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RE: Chart description language?

From: Johnson, Tony S. <tony_johnson@SLAC.Stanford.EDU>
Date: Mon, 14 Oct 2002 10:05:28 -0700
To: "'afaus@corp.vlex.com'" <afaus@corp.vlex.com>
Cc: www-talk@w3.org
Message-id: <4ABE591494FF5246B38C0CDA4CBFAFE871FEA9@exchange4>

We have worked on something vaguely familiar to what you describe, which we called PlotML. It allows charts (or plots) to be specified in XML. The XML can either include the data itself, or can point to an external source of data. It can be used for archiving plots, or for displaying plots in web pages (currently either via a servlet which converts PlotML to GIF, or using a Java applet on the client).

Doubtless what we have is somewhat specific to the field we are using it in (scientific data for High Energy Physics), but feel free to take a look:

http://www-sldnt.slac.stanford.edu/jas/Documentation/howto/xml/default.shtml

Tony Johnson
Stanford Linear Accelerator Center

> -----Original Message-----
> From: Angel Faus [mailto:afaus@corp.vlex.com] 
> Sent: Thursday, October 10, 2002 3:11 PM
> To: www-talk@w3.org
> Subject: Chart description language?
> 
> 
> 
> Hi,
> 
> Has anyone considered adding a language for description of charts to 
> the W3 family?
> 
> Charts have a very broad range of applications: statistics, 
> financial,  
> bussines reporting, scientific data, etc..
> 
> Such a language could be used to embed charts in web pages, while 
> preserving the separation between the actual data and its visual 
> representation.
> 
> The idea would be to break any chart in three parts:
> 
> - The actual data being represented. 
> 
>    This data could come from another part of the hosting 
> document, such a html table or a xform, or even from a 
> external document.
> 
> - The chart caracteristics
>   
>    Such as the char type (bar, lines, pie, 3D, etc.), the scale 
> (logarithmic, linear), etc. 
> 
> - The presentation of the chart.
> 
>     Line colors, font styles for the legend, placement of the legend,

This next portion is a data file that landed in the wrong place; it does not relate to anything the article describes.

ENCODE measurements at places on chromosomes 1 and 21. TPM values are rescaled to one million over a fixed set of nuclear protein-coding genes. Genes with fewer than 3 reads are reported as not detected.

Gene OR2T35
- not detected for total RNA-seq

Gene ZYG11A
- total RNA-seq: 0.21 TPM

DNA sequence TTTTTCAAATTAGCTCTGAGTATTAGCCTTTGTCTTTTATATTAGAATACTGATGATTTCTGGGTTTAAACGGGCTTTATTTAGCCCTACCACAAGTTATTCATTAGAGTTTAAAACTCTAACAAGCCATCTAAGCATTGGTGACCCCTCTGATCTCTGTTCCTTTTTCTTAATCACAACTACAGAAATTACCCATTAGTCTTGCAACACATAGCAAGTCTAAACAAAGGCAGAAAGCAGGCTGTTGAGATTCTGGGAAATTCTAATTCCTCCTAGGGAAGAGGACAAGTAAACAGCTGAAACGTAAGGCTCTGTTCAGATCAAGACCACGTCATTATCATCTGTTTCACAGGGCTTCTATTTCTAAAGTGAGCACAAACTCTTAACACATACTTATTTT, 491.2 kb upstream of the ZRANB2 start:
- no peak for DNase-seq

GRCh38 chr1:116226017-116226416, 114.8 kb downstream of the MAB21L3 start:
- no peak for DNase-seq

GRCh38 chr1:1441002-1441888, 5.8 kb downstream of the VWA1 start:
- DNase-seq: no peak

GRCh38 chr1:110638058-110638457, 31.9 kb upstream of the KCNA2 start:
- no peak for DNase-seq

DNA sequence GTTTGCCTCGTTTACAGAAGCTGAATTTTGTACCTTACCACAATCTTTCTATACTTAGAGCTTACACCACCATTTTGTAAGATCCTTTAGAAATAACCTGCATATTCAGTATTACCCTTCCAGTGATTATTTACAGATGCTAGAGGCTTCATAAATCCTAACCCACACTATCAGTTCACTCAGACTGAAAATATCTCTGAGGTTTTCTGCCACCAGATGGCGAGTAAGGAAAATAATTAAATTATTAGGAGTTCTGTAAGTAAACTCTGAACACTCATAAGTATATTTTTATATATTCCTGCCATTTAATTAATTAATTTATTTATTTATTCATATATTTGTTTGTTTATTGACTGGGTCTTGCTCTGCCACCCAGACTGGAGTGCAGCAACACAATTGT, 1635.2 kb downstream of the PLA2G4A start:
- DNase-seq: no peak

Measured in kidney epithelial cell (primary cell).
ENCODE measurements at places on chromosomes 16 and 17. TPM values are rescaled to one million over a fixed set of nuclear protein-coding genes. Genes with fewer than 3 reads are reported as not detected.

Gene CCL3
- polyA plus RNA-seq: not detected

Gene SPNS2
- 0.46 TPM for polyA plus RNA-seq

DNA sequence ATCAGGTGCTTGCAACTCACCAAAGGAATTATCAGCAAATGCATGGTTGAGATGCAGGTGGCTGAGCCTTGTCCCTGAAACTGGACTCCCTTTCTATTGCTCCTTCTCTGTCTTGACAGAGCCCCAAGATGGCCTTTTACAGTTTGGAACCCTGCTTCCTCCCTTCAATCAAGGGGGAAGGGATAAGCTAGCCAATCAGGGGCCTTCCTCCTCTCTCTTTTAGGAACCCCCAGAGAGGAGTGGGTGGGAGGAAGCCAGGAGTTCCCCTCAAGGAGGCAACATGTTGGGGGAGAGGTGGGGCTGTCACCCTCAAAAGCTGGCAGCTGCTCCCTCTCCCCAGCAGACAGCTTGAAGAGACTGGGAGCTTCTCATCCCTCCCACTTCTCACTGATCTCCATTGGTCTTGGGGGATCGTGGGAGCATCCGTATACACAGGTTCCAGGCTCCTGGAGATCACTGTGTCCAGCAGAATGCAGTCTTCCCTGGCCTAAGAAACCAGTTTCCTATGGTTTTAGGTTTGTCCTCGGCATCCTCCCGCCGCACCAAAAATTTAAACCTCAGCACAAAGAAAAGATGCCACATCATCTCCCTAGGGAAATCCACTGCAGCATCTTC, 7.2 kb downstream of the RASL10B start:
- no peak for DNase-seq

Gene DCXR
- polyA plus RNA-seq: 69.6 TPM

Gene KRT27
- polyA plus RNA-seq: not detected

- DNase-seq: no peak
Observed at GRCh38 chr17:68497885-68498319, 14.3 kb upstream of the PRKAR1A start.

> backgrounds, etc. Ideally this should be done with CSS.
> 
> Such a separation has many benefits for the end user. The user can 
> copy-and-paste the data to a spreadsheet, choose a different 
> representation, etc. 
> 
> Combined with scripting and xforms, this allows for very easy 
> development of reporting applications. 
> 
> One could argue that this could be implemented using SVG + scripting, 
> or with some server-side infraestructure. While this is true, such 
> implementation would loose large amounts of information, and it is 
> exactly the kind of presentation-driven applications that the w3c is 
> trying to avoid. 
> 
> (In some aspects, it would be like using SVG to represent MathML. It 
> can be done, but it's not the same).
> 
> And maybe more important, such a standard is easy do define 
> (very easy 
> if it is compared to SVG or MathML), and easy to implement. 
> 
> Finally, this language would benefit a lot from being developed with 
> the W3C process. This would garantee that it "plays well" with others 
> standards and with the W3C overall vision, and it would increase the 
> likeness of browser vendors actually implementing it. 
> 
> I realize that standards are not created with such an ease, but in my 
> opinion, there is a strong case for this one.
> 
> Has this already been considered? Is anyone interested?
> 
> Best,
> 
> Angel Faus
> afaus@corp.vlex.com
> 
Received on Tuesday, 29 October 2002 18:36:28 GMT

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